Are Generics Always Properly Absorbed?
Sadly, no. There are so many – and supposedly so much competition – that stated bioavailability may not prove real. Recently wellbutrin XL made by Impax Pharmaceuticals was taken off the market for not showing “proper” absorption and availability.
But drug companies have been performing these kinds of antics for decades. For a fuller recounting of what the “ethical” drug manufacturers routinely do, look to Ben Goldacre’s “Bad Pharma” which should be out in the US soon.
Wellbutrin XL is an interesting case, for it is just one of three differently absorbed forms of bupropion, an antidepressant also used for smoking cessation. Problems with wellbutrin XL were noted for years via comments to Joe and Terry Graedon of the People’s Pharmacy, a popular and useful NPR show and website. It can take a long time for government to act.
Why Are Generics Being Switched So Often by Benefit Companies?
Money. Generics can save companies – and individuals – lots of money. And the dominating pharmacy benefit companies tend to have special relationships with certain manufacturers.
That may explain why one generic costs pennies per pill with one drug insurer – and dollars with another. Patients also can’t understand why the same drug is three times more costly at Walgreen’s than Walmart – even though it’s supposedly “the same.”
What Should Be Done?
1. Start regular testing. Lots of generics are being thrown on the market, but virtually no one is checking their real bioavailability. Self-regulation is sometimes non-regulation. As occurs in most of the rest of the world, the government has a critical role here.
2. If someone is doing well on a generic it has to be explained to both physician and patient why they are being switched to another.
3. Organizations like Britain’s NICE (National Institute of Clinical Effectiveness in Britain) should be established federally and in US states to look at “standard” medical practices – like rapid substitution of generics – and possess the ability to change them.
American physicians are often fed up spending extra hours every day “discovering” patient information inside competing electronic medical record systems. Outpatient records don’t talk to inpatient ones even in the same hospital system – and may absolutely refuse to communicate with other “dedicated” systems. It’s a real mess when looking at what drugs people are – and have been – taking.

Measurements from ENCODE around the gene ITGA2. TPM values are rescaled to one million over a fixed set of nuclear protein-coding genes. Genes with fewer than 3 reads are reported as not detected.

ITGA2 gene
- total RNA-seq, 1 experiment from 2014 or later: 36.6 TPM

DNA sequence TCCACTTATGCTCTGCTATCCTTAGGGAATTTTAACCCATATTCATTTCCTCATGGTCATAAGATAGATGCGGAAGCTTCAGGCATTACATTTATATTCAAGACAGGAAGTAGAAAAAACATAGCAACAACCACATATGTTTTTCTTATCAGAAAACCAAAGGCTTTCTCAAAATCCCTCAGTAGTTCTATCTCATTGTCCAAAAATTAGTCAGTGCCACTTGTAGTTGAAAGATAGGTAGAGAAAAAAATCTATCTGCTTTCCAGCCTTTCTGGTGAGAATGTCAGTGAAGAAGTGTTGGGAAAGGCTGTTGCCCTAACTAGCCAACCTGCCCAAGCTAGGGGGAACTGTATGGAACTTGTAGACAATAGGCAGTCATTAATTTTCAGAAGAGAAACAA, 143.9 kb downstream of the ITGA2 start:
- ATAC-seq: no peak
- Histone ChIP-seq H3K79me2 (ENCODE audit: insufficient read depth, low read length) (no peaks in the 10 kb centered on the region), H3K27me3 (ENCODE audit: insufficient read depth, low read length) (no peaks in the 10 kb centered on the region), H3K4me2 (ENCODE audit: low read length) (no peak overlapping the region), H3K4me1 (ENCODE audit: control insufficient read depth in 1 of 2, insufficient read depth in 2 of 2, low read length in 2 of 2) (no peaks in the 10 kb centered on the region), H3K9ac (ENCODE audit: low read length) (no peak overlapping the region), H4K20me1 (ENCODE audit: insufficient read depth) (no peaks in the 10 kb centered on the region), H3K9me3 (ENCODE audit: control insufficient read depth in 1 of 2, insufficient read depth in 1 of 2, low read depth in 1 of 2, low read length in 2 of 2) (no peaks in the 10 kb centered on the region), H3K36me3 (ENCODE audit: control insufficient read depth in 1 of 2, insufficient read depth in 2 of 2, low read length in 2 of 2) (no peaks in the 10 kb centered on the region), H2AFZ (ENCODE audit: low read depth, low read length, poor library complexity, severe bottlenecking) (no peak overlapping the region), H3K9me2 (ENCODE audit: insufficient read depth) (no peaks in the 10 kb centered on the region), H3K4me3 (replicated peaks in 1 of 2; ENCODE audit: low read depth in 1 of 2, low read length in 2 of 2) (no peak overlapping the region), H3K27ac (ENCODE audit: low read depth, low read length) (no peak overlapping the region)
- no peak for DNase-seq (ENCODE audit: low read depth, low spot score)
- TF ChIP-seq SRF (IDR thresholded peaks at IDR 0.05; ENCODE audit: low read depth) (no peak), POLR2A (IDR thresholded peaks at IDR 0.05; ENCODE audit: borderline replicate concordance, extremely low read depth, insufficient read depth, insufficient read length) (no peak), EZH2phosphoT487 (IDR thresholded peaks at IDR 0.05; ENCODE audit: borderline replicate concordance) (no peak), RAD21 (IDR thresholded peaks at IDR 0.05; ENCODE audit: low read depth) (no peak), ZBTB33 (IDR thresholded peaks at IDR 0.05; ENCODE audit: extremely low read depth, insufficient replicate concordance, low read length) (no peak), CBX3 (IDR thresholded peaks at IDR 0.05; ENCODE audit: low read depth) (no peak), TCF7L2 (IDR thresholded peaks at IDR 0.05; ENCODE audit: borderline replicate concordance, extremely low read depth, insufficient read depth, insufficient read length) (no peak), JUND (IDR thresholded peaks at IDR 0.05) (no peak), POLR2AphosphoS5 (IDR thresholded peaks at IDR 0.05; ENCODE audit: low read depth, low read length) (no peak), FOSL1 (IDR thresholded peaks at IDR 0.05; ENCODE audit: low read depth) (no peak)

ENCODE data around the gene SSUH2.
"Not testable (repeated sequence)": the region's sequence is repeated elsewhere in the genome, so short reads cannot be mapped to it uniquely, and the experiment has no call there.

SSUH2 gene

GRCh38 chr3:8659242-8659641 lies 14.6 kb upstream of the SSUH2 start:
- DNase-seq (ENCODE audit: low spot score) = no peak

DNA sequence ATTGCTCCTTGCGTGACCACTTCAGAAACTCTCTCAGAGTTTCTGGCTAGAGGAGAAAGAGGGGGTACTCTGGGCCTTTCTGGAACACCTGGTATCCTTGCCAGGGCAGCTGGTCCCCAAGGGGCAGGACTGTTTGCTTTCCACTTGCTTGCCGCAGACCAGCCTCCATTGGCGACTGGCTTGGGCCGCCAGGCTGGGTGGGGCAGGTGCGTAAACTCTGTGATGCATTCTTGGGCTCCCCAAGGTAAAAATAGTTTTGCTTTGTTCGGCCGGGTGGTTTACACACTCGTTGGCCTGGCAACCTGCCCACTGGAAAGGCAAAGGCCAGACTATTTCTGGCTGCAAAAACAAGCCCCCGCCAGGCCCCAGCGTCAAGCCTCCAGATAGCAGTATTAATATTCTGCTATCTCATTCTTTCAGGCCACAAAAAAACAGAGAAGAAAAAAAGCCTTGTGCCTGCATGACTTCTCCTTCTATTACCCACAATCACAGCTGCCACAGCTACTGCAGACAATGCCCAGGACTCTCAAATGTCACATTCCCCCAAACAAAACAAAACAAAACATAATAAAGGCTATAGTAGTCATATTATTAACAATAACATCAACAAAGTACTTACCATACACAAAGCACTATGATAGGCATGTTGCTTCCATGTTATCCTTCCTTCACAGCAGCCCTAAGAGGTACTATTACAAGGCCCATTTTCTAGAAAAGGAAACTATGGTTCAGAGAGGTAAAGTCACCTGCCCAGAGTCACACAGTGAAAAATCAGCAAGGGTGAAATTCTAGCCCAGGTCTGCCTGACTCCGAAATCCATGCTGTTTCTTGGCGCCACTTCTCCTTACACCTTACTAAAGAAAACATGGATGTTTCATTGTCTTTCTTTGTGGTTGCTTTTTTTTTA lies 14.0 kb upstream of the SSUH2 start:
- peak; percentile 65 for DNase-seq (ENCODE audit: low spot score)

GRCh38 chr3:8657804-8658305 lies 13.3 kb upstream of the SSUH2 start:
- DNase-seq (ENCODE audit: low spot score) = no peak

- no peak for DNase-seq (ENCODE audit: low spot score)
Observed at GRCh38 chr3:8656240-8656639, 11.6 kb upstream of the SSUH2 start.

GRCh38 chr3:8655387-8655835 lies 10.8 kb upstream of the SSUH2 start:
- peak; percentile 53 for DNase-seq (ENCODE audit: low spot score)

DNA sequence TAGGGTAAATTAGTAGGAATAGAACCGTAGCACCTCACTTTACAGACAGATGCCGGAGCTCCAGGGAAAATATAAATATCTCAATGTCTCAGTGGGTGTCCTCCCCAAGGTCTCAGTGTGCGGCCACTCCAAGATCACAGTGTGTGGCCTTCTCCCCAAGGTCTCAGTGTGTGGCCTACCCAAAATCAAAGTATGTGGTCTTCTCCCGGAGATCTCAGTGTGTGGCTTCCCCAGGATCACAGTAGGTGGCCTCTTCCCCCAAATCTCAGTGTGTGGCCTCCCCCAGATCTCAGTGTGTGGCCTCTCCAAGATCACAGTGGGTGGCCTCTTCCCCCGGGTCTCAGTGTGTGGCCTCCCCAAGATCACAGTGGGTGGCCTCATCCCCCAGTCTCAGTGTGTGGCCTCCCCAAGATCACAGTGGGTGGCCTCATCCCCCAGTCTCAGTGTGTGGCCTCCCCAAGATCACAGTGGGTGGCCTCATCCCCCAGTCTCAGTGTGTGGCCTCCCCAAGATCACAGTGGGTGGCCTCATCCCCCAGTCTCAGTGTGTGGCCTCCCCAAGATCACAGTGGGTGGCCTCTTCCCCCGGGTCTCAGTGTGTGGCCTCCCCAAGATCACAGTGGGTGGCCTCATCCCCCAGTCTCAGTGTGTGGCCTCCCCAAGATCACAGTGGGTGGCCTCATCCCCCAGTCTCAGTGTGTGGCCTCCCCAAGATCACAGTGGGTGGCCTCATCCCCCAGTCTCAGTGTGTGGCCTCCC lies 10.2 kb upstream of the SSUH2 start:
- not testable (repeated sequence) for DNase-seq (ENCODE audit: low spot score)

But physicians are also writing prescriptions that are disregarded with impunity by the “fine print” of their pharmacy benefit contracts. Patients complain we have not written refills – though they were written for a year. Drugs are “substituted” without consent. Incessant faxes are sent to “verify” medications – though the prescription has been written out, handed to the patient – and sent electronically. Changes are made without explanation. And the pharmacies are making a pretty penny sending private prescribing information to drug companies – though the pharmacy benefit companies know more.
Woe to the doctor who wants a certain medication given to their patient – even supercheap generics – that is not on an insurer’s “preferred list.” You will spend hours on the phone giving the same information four or five times to different individuals who will pass you on again and again until you reach the “authoritative individual” who will listen and tell you “yes, something will be done.”
Which is to send you another fax.
People better know what they’re paying for. And what they’re really getting in the pills they take.